Sinister Motives

an excerpt


Snow was in the forecast in the town called White Pine, at least six inches to fall in the Adirondacks over the next couple hours. For now, though, only the threat of it hovered, gray, ominous clouds sinking ever closer to the cold ground.

Such weather wasn't unusual, given that it was February.

The surrounding valley and jagged hills were already coated in a wintry mix of ice and snow, had been since before the holidays. Probably would remain this way into late March, maybe even April. Winter came to these northern parts early, and it left late.

That didn't stop Noah Sanders from attending a burial, even though it was only ceremonial in nature. The frozen ground was too hard to dig, so the remains of his only relative, the recently departed Barbara Sanders, remained in the careful care of Farrow & Son Funeral Home until the spring thaw, when she would be quietly interred. The details of how and when Noah didn't want to know. Today marked his final goodbye, and in so doing, what he'd planned this past week was having her gravestone placed atop the plot he'd bought, a small granite block that would serve as her marker until she could finally join it in perpetual rest.

He wished he too could be at rest, though not eternally. Just enough to bring a fresh calm to his upturned life.

A week had passed since his mother had died, and he'd done very little but think about her final words to him. On her literal deathbed, confessing to an awful truth, if indeed what she spoke of could be defined by that word. There was no proof beyond what she'd spoken. But wasn't that what final confessions were about, unleashing the last secrets of a life before death claimed you? A cleansing for them, dirtying his life in the process.

"You wouldn't have lied, that's not possible, it wouldn't make sense," he said aloud. No one was around to hear him.

In fact, the cemetery was devoid of all life. Even the bells of St. Mary's were silent, as if to acknowledge the solemn moment between son and mother. If that, indeed, was what they were. Of course, she had raised him. He'd shared stories from school, told her about the home run he'd hit in baseball practice, embarrassed to tell her about the strikeout he'd suffered during the actual game, his life always a balance of telling her the good while avoiding the bad. He'd had a happy childhood, a more difficult segue into adulthood. While she had told him her secret, he hadn't done the same.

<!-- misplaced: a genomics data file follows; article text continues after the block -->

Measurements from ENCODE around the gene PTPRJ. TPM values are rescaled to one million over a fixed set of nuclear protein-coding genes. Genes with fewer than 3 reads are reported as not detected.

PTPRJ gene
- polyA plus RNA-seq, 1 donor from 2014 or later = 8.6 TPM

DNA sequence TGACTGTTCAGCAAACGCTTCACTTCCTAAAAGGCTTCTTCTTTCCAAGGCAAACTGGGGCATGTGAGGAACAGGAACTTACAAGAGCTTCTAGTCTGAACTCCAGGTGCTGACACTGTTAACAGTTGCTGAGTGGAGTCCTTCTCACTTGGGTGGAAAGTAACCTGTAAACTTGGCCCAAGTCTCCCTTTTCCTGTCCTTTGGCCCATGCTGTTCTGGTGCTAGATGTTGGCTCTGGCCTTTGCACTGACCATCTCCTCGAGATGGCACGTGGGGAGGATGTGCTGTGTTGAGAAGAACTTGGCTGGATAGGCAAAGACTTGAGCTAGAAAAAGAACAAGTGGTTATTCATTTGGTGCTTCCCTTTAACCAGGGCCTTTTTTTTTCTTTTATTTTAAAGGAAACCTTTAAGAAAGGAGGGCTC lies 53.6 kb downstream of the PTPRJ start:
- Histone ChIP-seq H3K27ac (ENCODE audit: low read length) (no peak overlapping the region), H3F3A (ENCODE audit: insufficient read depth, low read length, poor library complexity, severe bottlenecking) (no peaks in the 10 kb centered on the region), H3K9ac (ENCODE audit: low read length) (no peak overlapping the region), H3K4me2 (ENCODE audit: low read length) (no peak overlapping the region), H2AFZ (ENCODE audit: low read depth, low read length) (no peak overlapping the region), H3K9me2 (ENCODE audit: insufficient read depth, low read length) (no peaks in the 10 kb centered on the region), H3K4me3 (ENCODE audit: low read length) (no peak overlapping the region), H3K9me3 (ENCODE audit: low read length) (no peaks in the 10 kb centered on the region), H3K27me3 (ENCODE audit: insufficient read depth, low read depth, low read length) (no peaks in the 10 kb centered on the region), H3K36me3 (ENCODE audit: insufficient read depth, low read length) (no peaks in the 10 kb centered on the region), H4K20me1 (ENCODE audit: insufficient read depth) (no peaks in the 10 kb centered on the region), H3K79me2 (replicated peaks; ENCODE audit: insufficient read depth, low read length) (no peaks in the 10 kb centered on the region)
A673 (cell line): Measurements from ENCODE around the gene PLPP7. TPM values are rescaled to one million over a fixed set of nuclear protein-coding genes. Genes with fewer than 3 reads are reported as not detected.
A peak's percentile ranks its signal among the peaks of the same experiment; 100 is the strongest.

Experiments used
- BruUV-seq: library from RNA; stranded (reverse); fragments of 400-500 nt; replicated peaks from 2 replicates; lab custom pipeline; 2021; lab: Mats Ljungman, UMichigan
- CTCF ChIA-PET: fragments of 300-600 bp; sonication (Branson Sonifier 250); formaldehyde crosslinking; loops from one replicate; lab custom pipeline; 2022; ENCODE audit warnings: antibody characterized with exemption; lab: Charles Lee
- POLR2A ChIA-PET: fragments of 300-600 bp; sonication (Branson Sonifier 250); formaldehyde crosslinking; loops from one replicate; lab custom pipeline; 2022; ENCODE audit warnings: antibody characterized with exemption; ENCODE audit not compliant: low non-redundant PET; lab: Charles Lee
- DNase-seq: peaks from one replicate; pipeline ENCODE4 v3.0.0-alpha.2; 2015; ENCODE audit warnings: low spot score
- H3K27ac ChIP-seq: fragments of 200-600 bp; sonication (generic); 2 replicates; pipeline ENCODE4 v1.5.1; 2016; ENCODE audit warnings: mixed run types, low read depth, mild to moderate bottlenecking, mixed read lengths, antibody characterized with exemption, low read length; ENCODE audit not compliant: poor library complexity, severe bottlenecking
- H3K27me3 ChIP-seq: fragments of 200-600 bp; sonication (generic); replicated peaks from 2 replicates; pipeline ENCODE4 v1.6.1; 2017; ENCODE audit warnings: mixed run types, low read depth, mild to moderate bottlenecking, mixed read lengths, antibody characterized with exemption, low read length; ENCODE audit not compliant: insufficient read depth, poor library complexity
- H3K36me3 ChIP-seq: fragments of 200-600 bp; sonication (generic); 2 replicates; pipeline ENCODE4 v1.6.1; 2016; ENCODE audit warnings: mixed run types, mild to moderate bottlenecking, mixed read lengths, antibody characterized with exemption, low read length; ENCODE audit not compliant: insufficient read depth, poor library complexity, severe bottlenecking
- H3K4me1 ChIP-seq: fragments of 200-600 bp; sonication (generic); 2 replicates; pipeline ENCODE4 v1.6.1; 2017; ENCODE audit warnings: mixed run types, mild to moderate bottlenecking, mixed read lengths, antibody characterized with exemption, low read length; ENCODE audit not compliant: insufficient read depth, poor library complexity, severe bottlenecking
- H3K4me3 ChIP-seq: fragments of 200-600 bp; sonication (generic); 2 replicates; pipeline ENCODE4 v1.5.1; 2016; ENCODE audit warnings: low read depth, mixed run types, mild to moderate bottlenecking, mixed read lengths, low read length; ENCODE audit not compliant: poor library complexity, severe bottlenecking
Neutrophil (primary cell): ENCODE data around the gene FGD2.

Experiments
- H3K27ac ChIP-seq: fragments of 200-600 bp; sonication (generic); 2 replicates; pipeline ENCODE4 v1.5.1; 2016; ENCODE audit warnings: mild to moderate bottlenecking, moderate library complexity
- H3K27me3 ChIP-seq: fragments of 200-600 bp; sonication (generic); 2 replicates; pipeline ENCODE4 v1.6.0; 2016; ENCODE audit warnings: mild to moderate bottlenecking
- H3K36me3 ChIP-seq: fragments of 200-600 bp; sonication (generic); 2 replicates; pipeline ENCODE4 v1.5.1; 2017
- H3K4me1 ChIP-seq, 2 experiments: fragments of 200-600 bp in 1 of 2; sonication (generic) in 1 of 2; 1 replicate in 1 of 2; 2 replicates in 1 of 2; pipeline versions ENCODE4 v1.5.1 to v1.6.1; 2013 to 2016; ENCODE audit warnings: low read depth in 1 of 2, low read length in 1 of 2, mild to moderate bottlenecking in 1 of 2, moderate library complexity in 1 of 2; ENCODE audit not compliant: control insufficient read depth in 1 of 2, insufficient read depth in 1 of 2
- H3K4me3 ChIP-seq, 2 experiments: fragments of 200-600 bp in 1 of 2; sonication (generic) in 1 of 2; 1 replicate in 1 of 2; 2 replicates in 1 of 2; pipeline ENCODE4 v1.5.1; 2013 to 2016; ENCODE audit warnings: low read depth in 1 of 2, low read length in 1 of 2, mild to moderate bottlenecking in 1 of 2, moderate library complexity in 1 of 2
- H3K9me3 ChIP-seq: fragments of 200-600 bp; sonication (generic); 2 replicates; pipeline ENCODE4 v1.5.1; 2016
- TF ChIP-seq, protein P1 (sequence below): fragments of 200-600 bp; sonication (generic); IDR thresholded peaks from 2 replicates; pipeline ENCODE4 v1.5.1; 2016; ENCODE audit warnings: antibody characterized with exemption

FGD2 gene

"Mom, I'm gay." He said this aloud, too, at last.

Words he'd never said to her. She must have known. Mothers always do.

Aside from those high school prom dates, he'd never brought home a girlfriend. Not even in college, which he'd dropped out after two semesters, nor beyond to when he'd landed the line-cook job at Shiner's Diner, had there ever been a girl. Noah secretly experimented with other men. He'd enjoyed it, and while he'd never pursued any sort of relationship, there was no denying his attraction to the same sex. He wasn't ready to admit it, not to her, barely to himself.

There were so many things he wasn't ready for.

Not her death, not this burial. Not being alone in the world.

He had no siblings, no father either. And now if what she'd told him were true, no mother either.

At least, not the one he'd always known.

Bundled against the cold wind as it whipped through the cemetery, Noah kneeled in the snow, his gloved fingers grazing the engraved letters on the stone. He traced her name, Barbara Sanders, and for a brief second doubted whether that had been her name. Maiden or married, did it matter? If she'd truly done as she'd claimed, it wasn't out of the realm of possibility that she had changed her identity. She'd done as much to him.

"I can only imagine you had a good reason for doing what you did," he said.

There was no response. She wasn't there in body, much less in spirit.

Between work and making the arrangements for her funeral, Noah had barely had time to think about the ramifications of what she'd revealed. With only a few friends in town, he'd skipped a formal funeral, instead having her remembered at a Sunday mass. Those friends had attended, as had a doctor and two nurses who had tried to ease her pain while the cancer ate away at her; eventually, inevitably, claiming her. The congregation had sung songs she'd loved, like "Be Not Afraid," "Let There Be Peace on Earth," and while the majesty had soared toward the stain-glass ceiling of the church, Noah had been struck by those ironic lyrics. He was afraid, and he was far from at peace.

Thinking of her name brought thoughts of another name, shaking him worse than the cold.


A family, unbeknownst to him a week ago, now dominating his thoughts. Because Barbara Sanders had claimed he belonged to them, whoever they were. She had stolen Noah as an infant, depriving them of their newborn son. Why? She'd spoken of the Hatchers in a fearful tone--calling them evil. Wasn't stealing a baby the same, no matter the justification?

"I don't know what I'm going to do," he said, again, aloud, as though his words held more impact that way.

Again, no answer was forthcoming, not even one he could feel in his heart. His mother was silent, and she would remain that way for eternity. There was no more pain, not for her, for which he was thankful, but there were no more answers either, and that's where his frustration threatened to consume him. He told himself he couldn't remain at her grave for much longer. The cold was penetrating beneath his parka. He felt the first fall of flakes. He looked up to see a darkened sky. The forecast had been accurate. Might even be more than six inches on the way.